\plˈɪməθ kˈɒlənɪ], \plˈɪməθ kˈɒlənɪ], \p_l_ˈɪ_m_ə_θ k_ˈɒ_l_ə_n_ɪ]\
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By DataStellar Co., Ltd
By Princeton University
The first settlement in Massachusetts, founded by a party of Puritans from the north of England, November 11, 1620 (O. S.). These first settlers, called the Pilgrim Fathers, after having spent a number of years at Amsterdam and Leyden in search of religious liberty, secured a grant from the Virginia Company and embarked from Plymouth, England, September 6, 1620, on the " Mayflower." They were 108 in number. (See art. " Pilgrim Fathers.") During the first winter they endured great suffering and many died. John Carver was chosen as the first Governor of the colony. No royal charter was ever granted, though the colony was in existence nearly seventy years. The colonists bound themselves to obey certain laws, which they should frame themselves on principles of justice and moderation. In 1622-23, the number of the colonists was increased by new arrivals in the " Fortune," " Ann " and " Little James." Plymouth colony became a member of the New England Confederation (see United Colonies of New Egland) in 1643. By the Massachusetts charter of 1691, it was united with the colony of Massachusetts Bay.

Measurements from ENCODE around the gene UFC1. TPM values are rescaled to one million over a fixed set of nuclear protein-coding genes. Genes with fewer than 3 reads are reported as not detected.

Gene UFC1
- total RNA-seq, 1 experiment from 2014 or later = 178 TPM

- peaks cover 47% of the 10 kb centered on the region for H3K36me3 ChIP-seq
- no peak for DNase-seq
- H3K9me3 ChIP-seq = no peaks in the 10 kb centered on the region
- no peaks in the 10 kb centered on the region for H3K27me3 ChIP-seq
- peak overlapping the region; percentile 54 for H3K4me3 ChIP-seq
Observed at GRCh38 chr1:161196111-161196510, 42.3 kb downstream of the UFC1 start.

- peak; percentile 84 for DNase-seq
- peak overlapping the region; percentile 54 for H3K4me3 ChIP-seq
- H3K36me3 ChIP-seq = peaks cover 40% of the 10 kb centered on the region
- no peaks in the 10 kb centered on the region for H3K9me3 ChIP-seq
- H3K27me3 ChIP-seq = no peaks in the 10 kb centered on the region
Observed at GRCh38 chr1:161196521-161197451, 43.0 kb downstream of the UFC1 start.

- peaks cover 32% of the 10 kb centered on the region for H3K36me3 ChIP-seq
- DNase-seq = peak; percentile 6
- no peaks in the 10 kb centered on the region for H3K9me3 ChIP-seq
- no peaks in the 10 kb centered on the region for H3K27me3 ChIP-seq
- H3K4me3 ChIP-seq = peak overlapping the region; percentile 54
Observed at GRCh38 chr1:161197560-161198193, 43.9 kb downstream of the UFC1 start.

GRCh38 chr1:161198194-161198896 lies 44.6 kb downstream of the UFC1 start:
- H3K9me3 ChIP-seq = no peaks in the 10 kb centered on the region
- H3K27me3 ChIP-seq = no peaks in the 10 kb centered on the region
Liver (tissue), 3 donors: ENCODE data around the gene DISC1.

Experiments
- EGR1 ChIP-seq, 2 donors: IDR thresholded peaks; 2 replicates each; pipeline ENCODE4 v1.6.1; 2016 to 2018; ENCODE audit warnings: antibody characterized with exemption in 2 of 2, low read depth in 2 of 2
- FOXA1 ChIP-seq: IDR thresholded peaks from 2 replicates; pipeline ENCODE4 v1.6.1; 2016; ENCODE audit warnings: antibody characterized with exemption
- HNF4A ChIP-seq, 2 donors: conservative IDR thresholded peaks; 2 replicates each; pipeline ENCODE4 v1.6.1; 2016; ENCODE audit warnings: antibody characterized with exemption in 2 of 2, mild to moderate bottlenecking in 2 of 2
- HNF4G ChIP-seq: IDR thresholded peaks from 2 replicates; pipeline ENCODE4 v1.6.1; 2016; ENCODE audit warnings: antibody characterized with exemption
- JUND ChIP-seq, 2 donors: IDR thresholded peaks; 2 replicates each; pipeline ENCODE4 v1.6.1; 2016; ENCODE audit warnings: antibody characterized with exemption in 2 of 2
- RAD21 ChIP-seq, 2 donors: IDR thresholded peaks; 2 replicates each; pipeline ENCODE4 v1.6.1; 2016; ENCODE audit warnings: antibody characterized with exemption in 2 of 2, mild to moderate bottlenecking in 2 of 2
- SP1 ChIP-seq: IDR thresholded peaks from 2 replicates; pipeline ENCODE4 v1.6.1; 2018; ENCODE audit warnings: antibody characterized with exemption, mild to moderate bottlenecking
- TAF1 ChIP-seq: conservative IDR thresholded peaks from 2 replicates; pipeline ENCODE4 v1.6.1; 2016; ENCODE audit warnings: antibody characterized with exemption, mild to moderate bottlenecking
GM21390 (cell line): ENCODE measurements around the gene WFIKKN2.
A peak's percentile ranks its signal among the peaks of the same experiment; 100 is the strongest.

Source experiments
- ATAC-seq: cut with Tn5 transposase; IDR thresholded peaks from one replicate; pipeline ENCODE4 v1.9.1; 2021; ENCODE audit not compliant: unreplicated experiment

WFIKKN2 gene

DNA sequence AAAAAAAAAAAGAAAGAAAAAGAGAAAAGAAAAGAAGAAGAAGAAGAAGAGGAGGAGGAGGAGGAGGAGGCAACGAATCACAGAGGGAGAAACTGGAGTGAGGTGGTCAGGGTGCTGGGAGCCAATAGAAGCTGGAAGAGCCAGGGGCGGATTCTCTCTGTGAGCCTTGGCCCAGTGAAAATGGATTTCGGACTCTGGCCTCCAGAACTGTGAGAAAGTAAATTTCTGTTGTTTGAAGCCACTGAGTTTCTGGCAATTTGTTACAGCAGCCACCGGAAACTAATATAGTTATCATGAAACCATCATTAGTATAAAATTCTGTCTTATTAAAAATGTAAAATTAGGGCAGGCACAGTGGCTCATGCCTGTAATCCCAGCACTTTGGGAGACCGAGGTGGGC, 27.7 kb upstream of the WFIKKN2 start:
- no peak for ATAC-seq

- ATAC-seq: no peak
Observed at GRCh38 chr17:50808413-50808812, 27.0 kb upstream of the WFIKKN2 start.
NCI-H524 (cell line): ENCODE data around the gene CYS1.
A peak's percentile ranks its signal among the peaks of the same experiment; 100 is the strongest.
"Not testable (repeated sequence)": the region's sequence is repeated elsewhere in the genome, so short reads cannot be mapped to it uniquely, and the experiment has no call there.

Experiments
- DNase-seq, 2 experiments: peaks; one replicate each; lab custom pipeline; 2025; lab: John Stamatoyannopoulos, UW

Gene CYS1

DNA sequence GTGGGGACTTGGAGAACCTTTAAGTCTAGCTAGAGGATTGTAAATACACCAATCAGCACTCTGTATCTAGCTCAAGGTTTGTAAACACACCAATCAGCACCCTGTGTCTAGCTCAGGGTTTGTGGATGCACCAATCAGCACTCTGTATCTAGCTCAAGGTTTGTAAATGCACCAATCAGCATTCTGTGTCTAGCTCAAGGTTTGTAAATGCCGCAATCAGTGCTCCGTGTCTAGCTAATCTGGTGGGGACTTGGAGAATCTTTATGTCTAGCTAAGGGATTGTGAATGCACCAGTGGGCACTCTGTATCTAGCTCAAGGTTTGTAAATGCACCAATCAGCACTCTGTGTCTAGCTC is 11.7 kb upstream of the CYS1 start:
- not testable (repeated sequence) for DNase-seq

By John Franklin Jameson
Word of the day
- relating to covered with or resembling freckles Freckled; speckled; bearing numerous small dots. Affected with lentigo.